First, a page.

The Court confirms the validity of the directive on airport charges
The airport of Luxembourg-Findel falls within the scope of the directive because it has the highest passenger movements per year and enjoys a privileged position as the point of entry into Luxembourg
Luxembourg has brought an action before the Court of Justice for partial annulment of Directive 2009/12 which lays down common principles for the levying of charges1 paid by airlines to European Union airports2. The directive applies to airports open to commercial traffic with over 5 million passenger movements per year or, if no airport in a Member State reaches that minimum threshold, to the airport with the highest passenger movements per year, which enjoys a privileged position as the point of entry into that State.
By virtue of that directive, Member States are to ensure that airport charges do not discriminate among airport users (airlines). A compulsory procedure for regular consultation of airport users or the representatives or associations of airport users is to be established (at least once a year) by the airport managing body with respect to the operation of the system of airport charges, the level of airport charges and, as appropriate, the quality of service provided.
Luxembourg contested the fact that the airport of Luxembourg-Findel, the only airport in the State, is subject to the administrative and financial obligations of the directive when it has 1.7 million passenger movements per year, unlike other nearby regional airports which do not fall within the scope of the directive despite the fact that they generate more traffic. Luxembourg refers, as examples, to the airports of Charleroi (Belgium) and Hahn (Germany), which have around 2.9 million and 4 million passenger movements per year respectively, and those of Turin (Italy) or Bordeaux (France), which are located close to urban centres of a certain size or have a certain level of economic activity, with 3.5 million and 3.4 million passenger movements per year respectively.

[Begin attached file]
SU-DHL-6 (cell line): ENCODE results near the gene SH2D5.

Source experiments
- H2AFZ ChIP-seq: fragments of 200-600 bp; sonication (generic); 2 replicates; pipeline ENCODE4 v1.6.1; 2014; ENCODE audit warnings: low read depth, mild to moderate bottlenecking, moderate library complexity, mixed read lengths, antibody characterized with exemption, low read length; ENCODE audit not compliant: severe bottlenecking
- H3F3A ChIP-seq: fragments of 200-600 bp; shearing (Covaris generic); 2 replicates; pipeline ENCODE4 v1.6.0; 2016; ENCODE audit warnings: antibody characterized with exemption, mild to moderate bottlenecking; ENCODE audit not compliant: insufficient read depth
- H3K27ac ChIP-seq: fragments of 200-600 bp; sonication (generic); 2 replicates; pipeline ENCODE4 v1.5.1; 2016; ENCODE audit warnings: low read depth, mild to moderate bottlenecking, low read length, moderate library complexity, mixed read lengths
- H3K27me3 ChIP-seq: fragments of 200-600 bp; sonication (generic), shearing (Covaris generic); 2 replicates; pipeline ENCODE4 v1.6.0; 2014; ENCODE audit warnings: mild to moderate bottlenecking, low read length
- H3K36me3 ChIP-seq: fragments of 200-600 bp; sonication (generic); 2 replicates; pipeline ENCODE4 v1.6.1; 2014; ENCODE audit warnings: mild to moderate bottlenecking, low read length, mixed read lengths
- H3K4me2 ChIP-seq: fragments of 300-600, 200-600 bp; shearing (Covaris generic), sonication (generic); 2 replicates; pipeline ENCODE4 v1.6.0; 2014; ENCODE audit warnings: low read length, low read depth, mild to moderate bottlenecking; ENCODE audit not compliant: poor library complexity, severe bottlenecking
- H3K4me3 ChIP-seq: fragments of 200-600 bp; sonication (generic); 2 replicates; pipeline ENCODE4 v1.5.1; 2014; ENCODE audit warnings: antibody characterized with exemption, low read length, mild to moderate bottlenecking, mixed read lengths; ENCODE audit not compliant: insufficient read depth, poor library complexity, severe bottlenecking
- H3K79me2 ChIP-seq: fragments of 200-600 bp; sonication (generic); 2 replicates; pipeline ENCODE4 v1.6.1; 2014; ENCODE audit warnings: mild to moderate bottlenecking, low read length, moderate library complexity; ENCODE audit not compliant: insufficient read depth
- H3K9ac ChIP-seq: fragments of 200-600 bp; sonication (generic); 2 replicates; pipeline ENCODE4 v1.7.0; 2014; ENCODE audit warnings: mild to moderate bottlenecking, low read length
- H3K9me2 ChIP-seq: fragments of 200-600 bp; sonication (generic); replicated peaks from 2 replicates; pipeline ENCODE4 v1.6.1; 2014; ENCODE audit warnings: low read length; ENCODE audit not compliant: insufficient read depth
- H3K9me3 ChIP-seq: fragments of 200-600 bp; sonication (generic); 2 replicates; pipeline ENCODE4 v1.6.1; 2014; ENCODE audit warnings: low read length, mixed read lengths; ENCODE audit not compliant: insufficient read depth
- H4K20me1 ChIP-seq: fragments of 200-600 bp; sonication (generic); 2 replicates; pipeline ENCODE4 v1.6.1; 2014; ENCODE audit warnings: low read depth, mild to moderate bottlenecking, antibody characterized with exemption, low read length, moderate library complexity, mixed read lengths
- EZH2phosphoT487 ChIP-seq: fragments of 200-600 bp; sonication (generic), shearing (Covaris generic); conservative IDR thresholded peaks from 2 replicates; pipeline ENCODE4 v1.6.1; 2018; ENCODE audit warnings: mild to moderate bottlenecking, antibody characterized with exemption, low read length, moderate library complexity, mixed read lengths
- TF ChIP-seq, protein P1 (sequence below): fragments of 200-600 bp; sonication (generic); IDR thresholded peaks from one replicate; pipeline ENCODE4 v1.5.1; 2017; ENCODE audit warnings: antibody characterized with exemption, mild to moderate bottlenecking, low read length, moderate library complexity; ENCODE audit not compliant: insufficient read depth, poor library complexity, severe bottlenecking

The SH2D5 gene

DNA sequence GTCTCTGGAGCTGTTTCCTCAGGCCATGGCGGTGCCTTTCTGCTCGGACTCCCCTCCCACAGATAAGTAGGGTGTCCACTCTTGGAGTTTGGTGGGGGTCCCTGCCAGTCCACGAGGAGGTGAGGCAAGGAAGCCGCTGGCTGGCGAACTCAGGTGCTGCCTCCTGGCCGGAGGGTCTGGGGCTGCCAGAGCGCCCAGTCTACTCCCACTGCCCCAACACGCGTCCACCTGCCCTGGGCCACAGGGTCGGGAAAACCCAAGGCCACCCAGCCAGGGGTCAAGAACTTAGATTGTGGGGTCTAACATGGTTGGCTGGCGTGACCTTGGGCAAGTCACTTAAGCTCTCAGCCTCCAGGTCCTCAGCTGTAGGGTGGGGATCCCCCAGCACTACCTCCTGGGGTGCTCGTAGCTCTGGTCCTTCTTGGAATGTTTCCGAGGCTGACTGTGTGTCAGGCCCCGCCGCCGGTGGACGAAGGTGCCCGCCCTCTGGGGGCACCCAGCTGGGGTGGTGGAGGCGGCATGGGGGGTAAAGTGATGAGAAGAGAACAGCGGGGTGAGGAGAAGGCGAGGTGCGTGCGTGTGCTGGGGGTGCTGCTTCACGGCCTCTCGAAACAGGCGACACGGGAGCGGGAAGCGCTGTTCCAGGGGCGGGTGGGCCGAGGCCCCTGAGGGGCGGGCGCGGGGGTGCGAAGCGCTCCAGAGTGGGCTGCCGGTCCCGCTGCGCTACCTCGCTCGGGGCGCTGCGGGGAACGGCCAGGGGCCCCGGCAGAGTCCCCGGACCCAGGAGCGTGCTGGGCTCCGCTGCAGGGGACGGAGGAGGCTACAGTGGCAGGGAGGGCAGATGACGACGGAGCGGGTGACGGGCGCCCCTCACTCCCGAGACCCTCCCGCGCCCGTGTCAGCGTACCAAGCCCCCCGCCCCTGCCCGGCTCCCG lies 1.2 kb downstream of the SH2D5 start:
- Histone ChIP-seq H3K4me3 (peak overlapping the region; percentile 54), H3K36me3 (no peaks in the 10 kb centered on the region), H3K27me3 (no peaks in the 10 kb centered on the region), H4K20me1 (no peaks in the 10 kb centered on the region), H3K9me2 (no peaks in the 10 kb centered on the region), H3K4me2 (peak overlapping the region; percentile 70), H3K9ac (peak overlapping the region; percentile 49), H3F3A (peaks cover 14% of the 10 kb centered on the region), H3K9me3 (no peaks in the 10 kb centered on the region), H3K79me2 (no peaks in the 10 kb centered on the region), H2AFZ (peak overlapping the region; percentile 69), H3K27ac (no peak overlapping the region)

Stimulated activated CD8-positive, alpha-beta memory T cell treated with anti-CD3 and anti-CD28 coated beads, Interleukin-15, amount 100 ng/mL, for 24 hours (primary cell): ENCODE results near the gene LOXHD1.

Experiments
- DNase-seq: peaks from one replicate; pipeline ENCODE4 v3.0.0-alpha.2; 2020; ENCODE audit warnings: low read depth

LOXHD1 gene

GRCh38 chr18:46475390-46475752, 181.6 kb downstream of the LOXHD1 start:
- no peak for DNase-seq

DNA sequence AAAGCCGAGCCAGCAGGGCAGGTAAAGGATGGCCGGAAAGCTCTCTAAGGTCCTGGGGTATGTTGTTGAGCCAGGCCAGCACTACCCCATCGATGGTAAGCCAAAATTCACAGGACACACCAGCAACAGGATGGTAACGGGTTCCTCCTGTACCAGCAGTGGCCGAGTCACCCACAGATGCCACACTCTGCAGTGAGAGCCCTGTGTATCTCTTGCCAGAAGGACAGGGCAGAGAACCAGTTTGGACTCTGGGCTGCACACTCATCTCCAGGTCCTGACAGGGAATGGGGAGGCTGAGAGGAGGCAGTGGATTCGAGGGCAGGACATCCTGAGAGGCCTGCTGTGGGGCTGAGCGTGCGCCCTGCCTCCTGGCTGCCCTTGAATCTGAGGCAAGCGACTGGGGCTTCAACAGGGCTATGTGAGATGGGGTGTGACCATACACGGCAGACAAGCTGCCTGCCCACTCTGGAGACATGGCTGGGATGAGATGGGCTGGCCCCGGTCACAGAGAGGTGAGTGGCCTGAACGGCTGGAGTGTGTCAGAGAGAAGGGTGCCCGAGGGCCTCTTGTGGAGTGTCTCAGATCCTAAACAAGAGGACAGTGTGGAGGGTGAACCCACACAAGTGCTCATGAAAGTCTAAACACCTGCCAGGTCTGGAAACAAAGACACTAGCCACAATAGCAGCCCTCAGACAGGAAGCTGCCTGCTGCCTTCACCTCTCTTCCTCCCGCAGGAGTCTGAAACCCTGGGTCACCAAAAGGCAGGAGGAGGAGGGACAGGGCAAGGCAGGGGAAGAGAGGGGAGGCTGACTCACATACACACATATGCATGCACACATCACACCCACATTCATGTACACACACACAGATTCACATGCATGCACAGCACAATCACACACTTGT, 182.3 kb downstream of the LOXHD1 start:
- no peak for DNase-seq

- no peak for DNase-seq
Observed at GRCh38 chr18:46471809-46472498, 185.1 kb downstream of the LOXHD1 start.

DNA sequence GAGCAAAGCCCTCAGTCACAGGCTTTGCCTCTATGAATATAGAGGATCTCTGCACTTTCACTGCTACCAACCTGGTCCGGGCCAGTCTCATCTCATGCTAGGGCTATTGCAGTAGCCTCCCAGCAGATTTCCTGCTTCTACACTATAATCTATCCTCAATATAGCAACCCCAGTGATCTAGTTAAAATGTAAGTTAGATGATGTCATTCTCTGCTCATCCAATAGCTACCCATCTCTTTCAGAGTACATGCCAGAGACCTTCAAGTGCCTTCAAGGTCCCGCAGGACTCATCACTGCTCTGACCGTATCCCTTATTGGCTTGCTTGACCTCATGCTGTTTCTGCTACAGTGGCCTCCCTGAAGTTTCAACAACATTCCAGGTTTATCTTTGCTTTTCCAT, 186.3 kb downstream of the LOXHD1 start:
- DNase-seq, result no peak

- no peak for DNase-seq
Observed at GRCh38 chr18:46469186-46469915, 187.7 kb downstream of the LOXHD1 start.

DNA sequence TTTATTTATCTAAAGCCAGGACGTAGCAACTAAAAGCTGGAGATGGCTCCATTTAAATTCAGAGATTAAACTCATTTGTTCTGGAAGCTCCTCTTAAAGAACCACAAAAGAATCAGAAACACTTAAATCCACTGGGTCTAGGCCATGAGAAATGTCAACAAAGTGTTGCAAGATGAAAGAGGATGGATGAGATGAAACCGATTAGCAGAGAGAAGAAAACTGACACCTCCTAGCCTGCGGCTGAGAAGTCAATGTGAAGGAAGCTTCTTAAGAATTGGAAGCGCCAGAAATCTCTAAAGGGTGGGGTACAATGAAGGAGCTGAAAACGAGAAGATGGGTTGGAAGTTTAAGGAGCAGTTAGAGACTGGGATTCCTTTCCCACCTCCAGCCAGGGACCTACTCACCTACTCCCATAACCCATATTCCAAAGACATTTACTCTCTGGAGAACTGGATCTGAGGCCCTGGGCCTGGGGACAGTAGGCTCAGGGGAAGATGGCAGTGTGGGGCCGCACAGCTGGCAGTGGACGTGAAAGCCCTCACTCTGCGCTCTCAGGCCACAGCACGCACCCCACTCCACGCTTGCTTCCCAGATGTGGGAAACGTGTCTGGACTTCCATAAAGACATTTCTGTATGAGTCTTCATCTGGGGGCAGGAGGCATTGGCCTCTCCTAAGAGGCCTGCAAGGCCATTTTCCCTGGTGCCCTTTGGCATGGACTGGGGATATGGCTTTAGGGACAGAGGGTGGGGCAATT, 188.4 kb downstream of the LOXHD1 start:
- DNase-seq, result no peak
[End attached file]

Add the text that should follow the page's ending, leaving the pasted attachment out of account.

Luxembourg submits that, although the directive seeks to avoid any risk of abuse of dominant position by the airports within its scope, there is no such risk as regards the airport of Findel which, on the contrary, is in competition with its neighbouring airports of Hahn (Germany) and Charleroi (Belgium), which serve ‘low-cost’ airlines, and the hubs of Frankfurt (Germany) and Brussels (Belgium).
In addition to an infringement of the principle of equal treatment because of different treatment of comparable situations – the airport of Findel being covered by the directive whereas regional airports of the same size are not – Luxembourg also alleges infringement of the principle of equal treatment inasmuch as the airport of Luxembourg-Findel is treated in the same way as airports whose annual traffic exceeds 5 million passengers, despite the fact that Findel has neither the same position of strength as regards airlines nor the same economic power as the latter airports.
An airport charge is ‘a levy collected for the benefit of the airport managing body and paid by the airport users for the use of facilities and services, which are exclusively provided by the airport managing body and which are related to landing, take-off, lighting and parking of aircraft, and processing of passengers and freight’.
2The directive was to have been transposed by the Member States by 15 March 2011 at the latest.
In its judgment delivered today, the Court of Justice holds that the airport of Luxembourg-Findel must be regarded as enjoying a privileged position as the ‘point of entry’ into that Member State within the meaning of the directive. Consequently, the fact that it falls within the scope of the directive is not contrary to the principle of equal treatment.
The Court points out that the European Union legislature, in adopting the directive, considered that it was not necessary to include all European Union airports in its scope but that only two categories of airports should be covered by the directive, those which exceed the minimum threshold of 5 million passenger movements per year and those, such as Luxembourg-Findel, with the highest passenger movements per year in a Member State where no airport reaches that minimum threshold. By adopting a common framework, the European Union legislature has sought to ensure that certain basic requirements are met, such as transparency of charges, consultation of airlines and non-discrimination among them.